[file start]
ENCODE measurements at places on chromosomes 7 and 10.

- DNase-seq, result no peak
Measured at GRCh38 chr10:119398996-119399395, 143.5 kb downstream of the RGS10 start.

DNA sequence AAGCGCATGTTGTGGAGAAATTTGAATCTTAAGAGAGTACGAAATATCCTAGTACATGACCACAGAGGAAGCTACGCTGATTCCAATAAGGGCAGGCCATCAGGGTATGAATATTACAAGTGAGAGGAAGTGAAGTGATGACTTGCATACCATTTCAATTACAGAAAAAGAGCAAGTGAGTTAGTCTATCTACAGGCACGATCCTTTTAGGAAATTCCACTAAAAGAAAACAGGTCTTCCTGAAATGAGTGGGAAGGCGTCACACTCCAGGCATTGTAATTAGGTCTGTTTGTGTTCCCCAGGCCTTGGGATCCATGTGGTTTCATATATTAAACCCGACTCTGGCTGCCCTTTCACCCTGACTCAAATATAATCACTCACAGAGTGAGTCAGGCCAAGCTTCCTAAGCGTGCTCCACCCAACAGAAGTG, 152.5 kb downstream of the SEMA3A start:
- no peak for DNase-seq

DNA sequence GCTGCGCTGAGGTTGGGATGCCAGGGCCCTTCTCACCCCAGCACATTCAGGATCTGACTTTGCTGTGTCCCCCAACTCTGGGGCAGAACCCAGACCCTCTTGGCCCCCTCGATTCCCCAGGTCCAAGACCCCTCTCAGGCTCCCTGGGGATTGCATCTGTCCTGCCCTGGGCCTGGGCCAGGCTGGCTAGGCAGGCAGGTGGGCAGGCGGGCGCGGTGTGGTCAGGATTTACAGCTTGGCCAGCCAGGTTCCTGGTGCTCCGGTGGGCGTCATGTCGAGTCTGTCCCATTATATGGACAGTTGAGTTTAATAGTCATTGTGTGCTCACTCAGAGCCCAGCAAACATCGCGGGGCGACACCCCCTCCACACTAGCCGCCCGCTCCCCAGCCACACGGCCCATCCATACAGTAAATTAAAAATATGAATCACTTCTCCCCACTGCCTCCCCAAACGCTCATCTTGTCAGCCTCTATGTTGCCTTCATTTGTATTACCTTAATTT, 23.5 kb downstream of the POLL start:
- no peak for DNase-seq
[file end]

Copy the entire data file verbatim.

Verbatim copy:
ENCODE measurements at places on chromosomes 7 and 10.

- DNase-seq, result no peak
Measured at GRCh38 chr10:119398996-119399395, 143.5 kb downstream of the RGS10 start.

DNA sequence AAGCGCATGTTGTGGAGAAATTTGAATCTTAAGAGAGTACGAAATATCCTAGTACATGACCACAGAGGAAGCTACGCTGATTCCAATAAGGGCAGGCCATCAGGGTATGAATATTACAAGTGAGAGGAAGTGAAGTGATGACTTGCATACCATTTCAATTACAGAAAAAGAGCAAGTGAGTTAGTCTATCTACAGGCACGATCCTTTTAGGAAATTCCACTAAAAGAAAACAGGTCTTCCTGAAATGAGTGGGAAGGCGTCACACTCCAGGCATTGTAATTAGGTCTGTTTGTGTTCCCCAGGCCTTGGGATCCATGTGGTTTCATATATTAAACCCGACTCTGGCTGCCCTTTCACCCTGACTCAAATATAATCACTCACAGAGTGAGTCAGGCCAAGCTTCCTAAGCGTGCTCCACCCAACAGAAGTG, 152.5 kb downstream of the SEMA3A start:
- no peak for DNase-seq

DNA sequence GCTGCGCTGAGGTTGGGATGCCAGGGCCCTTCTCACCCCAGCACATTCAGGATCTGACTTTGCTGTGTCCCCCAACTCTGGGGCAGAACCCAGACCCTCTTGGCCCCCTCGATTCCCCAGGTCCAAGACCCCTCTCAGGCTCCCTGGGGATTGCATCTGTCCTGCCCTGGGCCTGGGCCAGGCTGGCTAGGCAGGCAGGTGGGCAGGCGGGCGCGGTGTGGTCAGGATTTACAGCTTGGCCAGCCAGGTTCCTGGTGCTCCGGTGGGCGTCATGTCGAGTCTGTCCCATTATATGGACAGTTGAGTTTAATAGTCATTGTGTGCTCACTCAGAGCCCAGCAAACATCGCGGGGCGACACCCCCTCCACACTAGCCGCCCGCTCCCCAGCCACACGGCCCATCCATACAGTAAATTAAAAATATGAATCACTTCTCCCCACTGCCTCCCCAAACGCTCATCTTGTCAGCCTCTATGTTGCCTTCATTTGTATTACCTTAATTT, 23.5 kb downstream of the POLL start:
- no peak for DNase-seq